Democracy threatened in Hong Kong: Mission 21 is in close exchange with local partners

Theologians speak for democracy: The director of Chung Chi College during a morning service of the demonstrators about a year ago. They protested in front of the parliament against the security law. Photo zVg

Uncertainty is the prevailing feeling in Hong Kong, Tobias Brandner said, shortly before the new security law was passed, in a Webinar Brandner has lived in Hong Kong for over 25 years as an international staff member of Mission 21 and has experienced the protests over the controversial law very closely: many of his theology students at Chung Chi College of the Chinese University in Hong Kong were actively involved in the protests. 

On July 1, the law came into force, and uncertainty turned into fear and horror for many. For the worst fears have come true. China's Hong Kong Security Law is aimed at, among other things, terrorism, any independence movements, and subversion of state power. The definition of what is covered by this is a matter of interpretation. 

Critics argue that the Chinese authorities can now take action against anything that is directed against the communist leadership in Beijing. Important elements of democracy, such as freedom of expression and the rule of law, are at risk or already undermined by the law. For example, the police now have broad powers to take action without court orders, such as house searches. Further details can be found, for example, in this Contribution of the Swiss radio SRF. 

Mission 21 project work not affected so far

Mission 21's partners in Hong Kong are also unsettled by the law. Some very prominent representatives of the democracy movement come from the Tsung Tsin Mission of Hong Kong (TTM), with which Mission 21 works closely.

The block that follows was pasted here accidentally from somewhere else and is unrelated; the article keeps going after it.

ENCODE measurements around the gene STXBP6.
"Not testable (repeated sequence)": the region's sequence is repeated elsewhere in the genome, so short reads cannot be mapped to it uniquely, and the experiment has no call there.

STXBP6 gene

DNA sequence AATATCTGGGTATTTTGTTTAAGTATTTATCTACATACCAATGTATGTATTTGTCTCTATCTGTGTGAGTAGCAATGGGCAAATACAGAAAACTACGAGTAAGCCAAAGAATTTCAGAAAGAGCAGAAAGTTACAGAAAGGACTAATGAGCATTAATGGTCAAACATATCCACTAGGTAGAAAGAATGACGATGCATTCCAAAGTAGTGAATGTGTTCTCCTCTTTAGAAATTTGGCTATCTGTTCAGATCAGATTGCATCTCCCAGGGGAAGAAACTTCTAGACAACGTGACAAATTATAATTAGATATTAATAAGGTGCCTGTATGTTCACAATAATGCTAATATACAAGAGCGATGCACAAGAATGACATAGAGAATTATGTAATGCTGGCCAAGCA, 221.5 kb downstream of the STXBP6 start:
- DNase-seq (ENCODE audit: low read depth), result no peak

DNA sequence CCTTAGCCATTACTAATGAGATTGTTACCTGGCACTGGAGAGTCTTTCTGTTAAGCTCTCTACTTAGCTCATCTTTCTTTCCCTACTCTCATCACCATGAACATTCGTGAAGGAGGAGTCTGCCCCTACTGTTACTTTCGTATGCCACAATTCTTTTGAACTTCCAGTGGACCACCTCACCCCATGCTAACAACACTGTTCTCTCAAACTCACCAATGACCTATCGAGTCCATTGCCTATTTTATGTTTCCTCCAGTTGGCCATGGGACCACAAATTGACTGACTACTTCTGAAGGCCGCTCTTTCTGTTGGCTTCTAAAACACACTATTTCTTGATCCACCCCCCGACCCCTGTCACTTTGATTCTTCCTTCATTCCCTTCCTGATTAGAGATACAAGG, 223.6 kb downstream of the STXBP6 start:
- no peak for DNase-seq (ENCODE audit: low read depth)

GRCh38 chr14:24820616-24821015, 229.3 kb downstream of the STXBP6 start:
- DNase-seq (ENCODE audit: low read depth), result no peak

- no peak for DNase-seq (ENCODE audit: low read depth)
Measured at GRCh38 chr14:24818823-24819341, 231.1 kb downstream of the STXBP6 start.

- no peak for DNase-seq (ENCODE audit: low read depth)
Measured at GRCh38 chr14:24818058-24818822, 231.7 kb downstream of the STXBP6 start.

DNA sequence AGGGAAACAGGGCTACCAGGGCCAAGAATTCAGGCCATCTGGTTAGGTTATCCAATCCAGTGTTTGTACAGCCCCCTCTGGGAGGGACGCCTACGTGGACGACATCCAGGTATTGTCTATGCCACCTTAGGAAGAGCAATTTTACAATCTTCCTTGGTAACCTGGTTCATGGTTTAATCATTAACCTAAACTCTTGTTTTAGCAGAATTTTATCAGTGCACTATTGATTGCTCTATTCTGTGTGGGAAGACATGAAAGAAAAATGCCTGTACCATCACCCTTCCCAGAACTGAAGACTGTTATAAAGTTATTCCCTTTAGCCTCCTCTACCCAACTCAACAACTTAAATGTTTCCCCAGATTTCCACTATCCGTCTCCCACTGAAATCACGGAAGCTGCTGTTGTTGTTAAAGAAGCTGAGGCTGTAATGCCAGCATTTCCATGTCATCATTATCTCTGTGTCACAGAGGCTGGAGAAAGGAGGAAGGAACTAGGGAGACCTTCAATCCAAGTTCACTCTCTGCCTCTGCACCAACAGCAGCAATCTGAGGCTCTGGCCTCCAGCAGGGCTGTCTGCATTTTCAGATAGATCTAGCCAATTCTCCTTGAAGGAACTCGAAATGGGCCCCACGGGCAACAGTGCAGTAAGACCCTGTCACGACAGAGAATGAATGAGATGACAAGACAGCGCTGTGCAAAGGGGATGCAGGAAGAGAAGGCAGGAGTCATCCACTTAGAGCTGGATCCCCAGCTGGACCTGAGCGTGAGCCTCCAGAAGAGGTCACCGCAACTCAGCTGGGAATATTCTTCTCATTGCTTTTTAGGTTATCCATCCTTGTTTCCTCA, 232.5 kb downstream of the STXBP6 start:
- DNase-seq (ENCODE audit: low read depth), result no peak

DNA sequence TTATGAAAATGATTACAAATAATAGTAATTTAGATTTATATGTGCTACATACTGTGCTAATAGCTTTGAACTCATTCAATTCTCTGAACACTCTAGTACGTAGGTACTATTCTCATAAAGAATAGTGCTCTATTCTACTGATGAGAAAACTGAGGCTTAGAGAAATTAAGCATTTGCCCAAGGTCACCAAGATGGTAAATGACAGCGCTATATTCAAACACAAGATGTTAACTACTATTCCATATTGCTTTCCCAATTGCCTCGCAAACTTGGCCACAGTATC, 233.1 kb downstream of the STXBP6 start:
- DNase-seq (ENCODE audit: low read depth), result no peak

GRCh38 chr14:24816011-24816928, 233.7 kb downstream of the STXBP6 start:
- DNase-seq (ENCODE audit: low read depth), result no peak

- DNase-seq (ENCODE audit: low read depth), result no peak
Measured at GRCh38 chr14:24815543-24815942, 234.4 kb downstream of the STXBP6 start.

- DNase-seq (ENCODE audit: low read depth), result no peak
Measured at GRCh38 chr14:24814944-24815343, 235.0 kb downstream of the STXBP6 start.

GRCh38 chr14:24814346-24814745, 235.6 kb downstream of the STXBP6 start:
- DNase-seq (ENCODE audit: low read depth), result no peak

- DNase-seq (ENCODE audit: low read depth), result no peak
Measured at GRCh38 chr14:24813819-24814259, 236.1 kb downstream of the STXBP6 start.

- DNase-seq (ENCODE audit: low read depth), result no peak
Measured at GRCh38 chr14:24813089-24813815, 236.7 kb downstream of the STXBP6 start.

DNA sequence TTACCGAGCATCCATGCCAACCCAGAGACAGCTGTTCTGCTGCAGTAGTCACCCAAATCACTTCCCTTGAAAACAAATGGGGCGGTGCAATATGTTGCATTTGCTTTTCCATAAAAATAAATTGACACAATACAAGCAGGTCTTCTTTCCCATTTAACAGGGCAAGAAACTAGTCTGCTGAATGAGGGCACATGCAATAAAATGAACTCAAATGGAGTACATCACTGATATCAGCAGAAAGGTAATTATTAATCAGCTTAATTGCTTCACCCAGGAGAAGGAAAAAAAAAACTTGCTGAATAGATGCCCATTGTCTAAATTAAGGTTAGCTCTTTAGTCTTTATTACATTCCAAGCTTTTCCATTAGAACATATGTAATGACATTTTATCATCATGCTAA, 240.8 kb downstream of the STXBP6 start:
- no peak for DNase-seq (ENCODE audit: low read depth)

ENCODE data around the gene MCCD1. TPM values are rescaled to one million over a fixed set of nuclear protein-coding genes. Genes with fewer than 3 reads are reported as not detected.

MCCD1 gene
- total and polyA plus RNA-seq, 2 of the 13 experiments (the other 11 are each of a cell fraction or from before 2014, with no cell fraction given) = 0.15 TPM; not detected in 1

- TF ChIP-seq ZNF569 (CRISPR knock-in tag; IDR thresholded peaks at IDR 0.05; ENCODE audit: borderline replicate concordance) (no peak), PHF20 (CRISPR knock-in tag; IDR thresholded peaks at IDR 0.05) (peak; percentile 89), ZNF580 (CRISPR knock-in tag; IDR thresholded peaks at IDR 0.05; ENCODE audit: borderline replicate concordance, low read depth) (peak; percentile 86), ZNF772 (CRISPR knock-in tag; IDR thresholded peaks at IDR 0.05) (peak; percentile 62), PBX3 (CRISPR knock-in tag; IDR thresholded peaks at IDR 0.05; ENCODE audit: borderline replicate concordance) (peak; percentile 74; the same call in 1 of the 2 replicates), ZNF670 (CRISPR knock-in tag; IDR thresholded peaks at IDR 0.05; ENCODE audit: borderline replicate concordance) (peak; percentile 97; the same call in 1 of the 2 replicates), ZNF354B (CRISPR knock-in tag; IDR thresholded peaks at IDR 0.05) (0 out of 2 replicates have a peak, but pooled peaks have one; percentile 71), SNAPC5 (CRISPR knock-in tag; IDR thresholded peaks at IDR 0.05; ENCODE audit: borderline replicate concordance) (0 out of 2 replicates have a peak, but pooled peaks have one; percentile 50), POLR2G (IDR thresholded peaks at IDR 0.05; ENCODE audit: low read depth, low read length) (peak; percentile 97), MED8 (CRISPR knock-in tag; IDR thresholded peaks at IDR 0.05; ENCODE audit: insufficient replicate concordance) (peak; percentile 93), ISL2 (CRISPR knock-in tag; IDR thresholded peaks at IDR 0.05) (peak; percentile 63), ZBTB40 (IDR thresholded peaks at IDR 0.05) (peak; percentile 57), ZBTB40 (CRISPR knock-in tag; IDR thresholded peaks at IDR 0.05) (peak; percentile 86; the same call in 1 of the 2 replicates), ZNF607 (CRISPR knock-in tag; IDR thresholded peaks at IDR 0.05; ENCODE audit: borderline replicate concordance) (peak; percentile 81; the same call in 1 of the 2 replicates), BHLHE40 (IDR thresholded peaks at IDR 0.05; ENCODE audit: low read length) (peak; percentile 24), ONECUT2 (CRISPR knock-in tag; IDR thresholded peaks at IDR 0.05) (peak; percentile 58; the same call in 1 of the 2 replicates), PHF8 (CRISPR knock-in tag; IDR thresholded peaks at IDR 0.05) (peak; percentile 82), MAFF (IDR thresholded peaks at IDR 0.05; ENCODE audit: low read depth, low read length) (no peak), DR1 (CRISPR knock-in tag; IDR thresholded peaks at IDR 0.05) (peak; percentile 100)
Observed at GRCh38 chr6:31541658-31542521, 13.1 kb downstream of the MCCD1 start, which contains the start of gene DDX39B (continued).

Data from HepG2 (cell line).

"Our project work in Hong Kong has not been affected so far," says Mathias Waldmeyer, Asia program officer at Mission 21. "But we are of course monitoring the situation very closely and are in dialogue about how we can support our partners in this critical situation."

Last spaces of civil society

According to Tobias Brandner and Mathias Waldmeyer, the importance of churches in Hong Kong could increase. Churches, and especially small, unofficial house churches, are among the last free spaces of civil society in mainland China and, in the future, probably also in Hong Kong. It remains to be seen, moreover, how the law will affect the ability to express critical views at Hong Kong's universities. Already, books by prominent representatives of the democracy movement are no longer available in Hong Kong (for an article on this see here). 

Mission 21 supports with a project a Emergency shelter for Indonesian migrant workers, which is run by the partner organization Christian Action is led. In addition, Mission 21 supports the Work by Tobias Brandner as a lecturer at the Divinity School of the Chung Chi College and as a prison chaplain in Hong Kong. 

As a prison chaplain, Tobias Brandner is also in close contact with activists of the democracy movement. Many people were arrested during the demonstrations surrounding the security law. During his visits, Tobias Brandner has many conversations and gains insights like hardly anyone else. If you want to learn more about his work in Hong Kong and his assessment of the situation, you can read the Panel discussion from June 18 (shortly before the law was passed) in full length online look at or its Newsletters read 

► Read/listen to the SRF report on the security law in Hong Kong

► Learn more about our projects in Hong Kong

► Watch the full webinar with Tobias Brandner on Vimeo

► "The church is a space of freedom": Read the report on the webinar

► Support our work in Hong Kong!

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